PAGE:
When Pinduoduo was started in 2015, the founding team faced an important decision. Should the e-commerce startup concentrate its resources to develop a mobile-only platform, or spread its bets and also create a desktop version, given most online shopping still took place on personal computers and laptops?
At that time, there were good arguments both ways, but Chen Lei, who oversaw technology development at Pinduoduo, won the day. He persuaded the team to focus exclusively on developing a mobile architecture, confident that the proliferation of cheap smartphones and increasing broadband speeds would unleash wholesale changes in consumer behavior. He wanted Pinduoduo to be at the front of the line to catch this once-in-a-generation wave.
It turned out to be the right decision as consumers embraced the new interactive e-commerce that Pinduoduo espoused. As of the end of March, Pinduoduo surpassed 800 million annual active buyers, cementing its position as the most widely used e-commerce platform in China, less than six years since its founding.
The company has been credited with pioneering a widely emulated model of interactive e-commerce that has remade supply chains and given birth to more direct-to-consumer brands. Chen himself has taken over as Chairman and CEO of the company, as founder Colin Huang stepped down to focus on his passion for life sciences.
“Ten years ago, I felt certain that human behavior would definitely change with the ability to interact with friends and family in real-time, and so it was with the rise of the mobile internet,” said Chen. “Everything became more on-demand, more personalized, and this personalization is being informed by interaction. Our starting point for building our underlying architecture was how to facilitate this interaction, whether it’s between friends, or with the platform.”
In China, hundreds of millions of consumers owned computers for the very first time, and they were computers that could fit the pockets. The innovation of the mini-program further meant that consumers with more basic handsets could also participate in the new interactive era. The smartphone not only freed consumers from their desks, but also fundamentally changed the way people accessed the internet and created entirely new uses, according to Chen.
In e-commerce, this transformed the way people bought things, from proactively searching for items to purchase, to browsing for fun and leisure during pockets of time throughout the day. The rise of social networking added an extra dimension to the mix as one’s social circles also influenced online purchase decisions, just as they did in the physical domain.
“Pinduoduo found room in e-commerce, not as a competitor to search-based websites, but as a new e-commerce platform focused on interactive and social shopping experiences online,” wrote Anu Hariharan and Nic Dardenne of Y Combinator. “Social shopping may seem like a new concept, but the reality is that in the physical world, shopping is meant to be ‘interactive and fun’ and purchases are regularly informed by friends and family.”
As Pinduoduo continues to attract more users with its brand of offering “more savings” and “more fun”, Chen Lei is casting his eyes on what he believes will be another wave of innovation: logistics.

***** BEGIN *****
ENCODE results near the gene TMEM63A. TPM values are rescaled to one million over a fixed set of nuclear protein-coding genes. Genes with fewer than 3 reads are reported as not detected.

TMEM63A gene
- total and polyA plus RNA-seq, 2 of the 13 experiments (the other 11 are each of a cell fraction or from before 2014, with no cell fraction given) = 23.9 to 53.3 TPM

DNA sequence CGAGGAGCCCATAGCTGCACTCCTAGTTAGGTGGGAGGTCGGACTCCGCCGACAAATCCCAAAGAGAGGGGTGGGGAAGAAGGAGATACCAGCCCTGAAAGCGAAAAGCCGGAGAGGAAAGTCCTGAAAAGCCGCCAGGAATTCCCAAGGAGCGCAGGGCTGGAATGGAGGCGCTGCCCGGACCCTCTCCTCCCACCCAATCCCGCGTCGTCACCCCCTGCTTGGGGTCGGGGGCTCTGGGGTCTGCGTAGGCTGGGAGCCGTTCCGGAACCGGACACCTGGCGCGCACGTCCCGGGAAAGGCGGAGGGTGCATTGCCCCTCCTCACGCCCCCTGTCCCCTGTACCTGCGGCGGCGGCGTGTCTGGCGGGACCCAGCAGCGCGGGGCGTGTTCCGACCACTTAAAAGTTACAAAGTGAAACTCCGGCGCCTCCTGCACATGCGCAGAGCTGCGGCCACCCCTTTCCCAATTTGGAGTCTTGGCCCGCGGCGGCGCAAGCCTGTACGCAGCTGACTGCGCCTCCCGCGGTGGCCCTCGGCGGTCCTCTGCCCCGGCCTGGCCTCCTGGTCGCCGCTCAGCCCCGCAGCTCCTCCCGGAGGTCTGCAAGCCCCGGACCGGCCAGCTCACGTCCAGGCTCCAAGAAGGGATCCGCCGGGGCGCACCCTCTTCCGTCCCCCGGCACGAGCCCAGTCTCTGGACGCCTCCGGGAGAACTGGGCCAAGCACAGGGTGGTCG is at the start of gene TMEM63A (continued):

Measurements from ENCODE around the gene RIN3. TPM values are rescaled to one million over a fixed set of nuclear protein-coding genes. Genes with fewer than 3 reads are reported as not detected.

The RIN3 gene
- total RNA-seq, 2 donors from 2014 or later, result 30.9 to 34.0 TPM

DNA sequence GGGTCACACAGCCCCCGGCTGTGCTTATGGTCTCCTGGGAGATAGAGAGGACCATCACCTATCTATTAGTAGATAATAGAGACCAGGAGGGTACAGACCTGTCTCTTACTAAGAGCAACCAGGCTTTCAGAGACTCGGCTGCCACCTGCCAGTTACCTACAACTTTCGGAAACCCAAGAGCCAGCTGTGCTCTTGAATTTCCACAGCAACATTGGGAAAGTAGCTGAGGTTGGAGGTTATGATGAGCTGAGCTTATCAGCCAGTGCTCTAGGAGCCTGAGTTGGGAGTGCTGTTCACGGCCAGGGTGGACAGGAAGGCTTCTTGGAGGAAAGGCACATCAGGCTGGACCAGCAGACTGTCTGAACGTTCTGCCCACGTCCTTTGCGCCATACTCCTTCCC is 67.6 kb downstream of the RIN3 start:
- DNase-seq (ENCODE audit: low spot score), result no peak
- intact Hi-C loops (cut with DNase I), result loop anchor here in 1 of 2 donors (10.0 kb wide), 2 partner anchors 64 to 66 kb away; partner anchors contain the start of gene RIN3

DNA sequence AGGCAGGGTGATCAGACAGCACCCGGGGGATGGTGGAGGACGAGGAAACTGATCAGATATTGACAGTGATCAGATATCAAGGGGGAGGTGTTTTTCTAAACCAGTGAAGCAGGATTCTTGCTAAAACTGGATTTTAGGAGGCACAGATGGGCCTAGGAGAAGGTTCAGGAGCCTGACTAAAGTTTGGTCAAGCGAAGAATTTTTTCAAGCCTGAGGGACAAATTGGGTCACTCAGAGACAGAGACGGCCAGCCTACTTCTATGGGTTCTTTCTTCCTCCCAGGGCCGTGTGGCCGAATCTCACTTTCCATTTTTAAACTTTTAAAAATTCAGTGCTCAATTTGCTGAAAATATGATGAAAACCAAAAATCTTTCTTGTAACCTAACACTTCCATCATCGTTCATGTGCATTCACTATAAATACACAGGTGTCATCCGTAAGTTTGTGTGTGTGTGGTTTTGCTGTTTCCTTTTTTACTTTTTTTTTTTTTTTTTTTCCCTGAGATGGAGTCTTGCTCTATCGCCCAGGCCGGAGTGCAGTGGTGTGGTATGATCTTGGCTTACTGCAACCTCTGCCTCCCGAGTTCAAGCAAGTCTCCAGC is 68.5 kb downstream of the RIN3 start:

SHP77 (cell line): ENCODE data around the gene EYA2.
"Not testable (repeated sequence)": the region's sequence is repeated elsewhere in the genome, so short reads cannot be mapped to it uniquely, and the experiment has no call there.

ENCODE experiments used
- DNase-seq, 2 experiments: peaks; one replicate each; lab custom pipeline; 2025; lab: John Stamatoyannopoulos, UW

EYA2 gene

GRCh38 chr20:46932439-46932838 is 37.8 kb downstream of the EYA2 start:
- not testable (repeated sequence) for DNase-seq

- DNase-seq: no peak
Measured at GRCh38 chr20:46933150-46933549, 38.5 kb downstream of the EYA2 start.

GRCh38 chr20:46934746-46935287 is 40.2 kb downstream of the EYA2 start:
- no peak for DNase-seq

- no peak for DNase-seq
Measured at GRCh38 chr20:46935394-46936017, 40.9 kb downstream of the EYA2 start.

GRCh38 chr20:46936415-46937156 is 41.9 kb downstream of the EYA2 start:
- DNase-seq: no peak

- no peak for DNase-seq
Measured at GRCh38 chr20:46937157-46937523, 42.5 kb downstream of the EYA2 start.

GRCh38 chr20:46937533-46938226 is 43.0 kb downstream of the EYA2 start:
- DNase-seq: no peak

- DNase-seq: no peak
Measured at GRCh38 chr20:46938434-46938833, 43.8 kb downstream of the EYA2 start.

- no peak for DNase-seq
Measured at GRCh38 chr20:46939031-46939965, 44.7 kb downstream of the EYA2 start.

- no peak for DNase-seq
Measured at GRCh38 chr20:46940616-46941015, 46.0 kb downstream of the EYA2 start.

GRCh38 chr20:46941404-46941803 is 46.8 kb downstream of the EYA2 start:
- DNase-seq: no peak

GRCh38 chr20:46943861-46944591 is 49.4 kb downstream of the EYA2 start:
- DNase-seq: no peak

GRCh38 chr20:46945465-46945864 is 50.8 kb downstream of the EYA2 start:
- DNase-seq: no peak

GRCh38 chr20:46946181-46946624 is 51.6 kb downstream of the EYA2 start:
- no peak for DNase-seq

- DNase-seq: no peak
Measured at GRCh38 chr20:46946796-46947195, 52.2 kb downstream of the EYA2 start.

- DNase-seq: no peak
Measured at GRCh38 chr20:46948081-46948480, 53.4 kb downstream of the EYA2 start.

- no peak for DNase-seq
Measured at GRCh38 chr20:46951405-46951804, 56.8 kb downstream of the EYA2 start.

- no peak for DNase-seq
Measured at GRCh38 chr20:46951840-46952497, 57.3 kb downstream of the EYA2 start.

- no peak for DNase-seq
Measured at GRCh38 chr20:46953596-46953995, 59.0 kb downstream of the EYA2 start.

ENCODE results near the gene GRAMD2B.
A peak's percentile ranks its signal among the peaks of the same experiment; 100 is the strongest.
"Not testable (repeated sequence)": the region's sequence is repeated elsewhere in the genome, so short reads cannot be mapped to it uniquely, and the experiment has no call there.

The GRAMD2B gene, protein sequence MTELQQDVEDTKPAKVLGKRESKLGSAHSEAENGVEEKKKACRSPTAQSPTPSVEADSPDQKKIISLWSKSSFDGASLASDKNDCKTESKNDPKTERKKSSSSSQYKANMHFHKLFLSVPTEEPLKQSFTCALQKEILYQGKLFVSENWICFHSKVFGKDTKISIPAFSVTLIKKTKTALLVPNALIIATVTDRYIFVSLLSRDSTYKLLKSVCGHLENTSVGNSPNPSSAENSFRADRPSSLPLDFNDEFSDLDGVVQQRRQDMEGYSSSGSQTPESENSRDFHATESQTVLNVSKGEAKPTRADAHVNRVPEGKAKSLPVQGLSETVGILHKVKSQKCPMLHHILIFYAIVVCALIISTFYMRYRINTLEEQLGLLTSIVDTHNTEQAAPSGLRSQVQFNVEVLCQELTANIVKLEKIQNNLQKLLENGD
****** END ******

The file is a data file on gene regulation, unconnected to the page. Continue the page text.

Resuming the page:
With the increasing level of digitization of logistics, more real-time information is now available to offer insights into various parts of the process of transporting parcels from manufacturer to consumer, according to Chen.
Yet, the logistics infrastructure in China was basically set up and built out in an era before real-time information was readily available. Crucially, computing power has advanced in the past decade to the point where making sense of the tidal wave of information is now possible. That has laid the foundations upon which to build a more responsive and adaptive system of moving goods and merchandise, Chen said.
“If you think about it, we have a hub-and-spoke system that was created over the past decade to concentrate parcel flows into centralized hubs, which was the right thing to do 10 years ago because China is just too large a country and the e-commerce order volume was still low,” said Chen. “But what about 10 years from now? The future of logistics should not be burdened by legacy considerations that have already changed.”
With rising parcel volumes, it is now possible to develop a more flexible logistics infosystem and agri-focused infrastructure that reduces the need for multiple transshipments and enables more point-to-point deliveries. This can be achieved through the use of advanced calculations that take into consideration multiple factors such as the timing of truck deliveries, warehouse location, route planning, he said.
And much like the smartphone and broadband heralded the mobile era, Chen believes that fast-maturing technologies like automated vehicles and robots, and advanced computing could usher in a new age for logistics. Creating such a logistics infosystem would require a brand-new technology architecture, he said.
“Personally, it’s an extremely interesting topic and I’ll be spending a lot of time studying it,” said Chen, who has a PhD in computer science and was a gold-medal winner in the Informatics Olympiad in his teens. “We should make use of our own comparative advantages and raise the operational efficiency of society. This will also reduce unnecessary harm to nature at the same time.”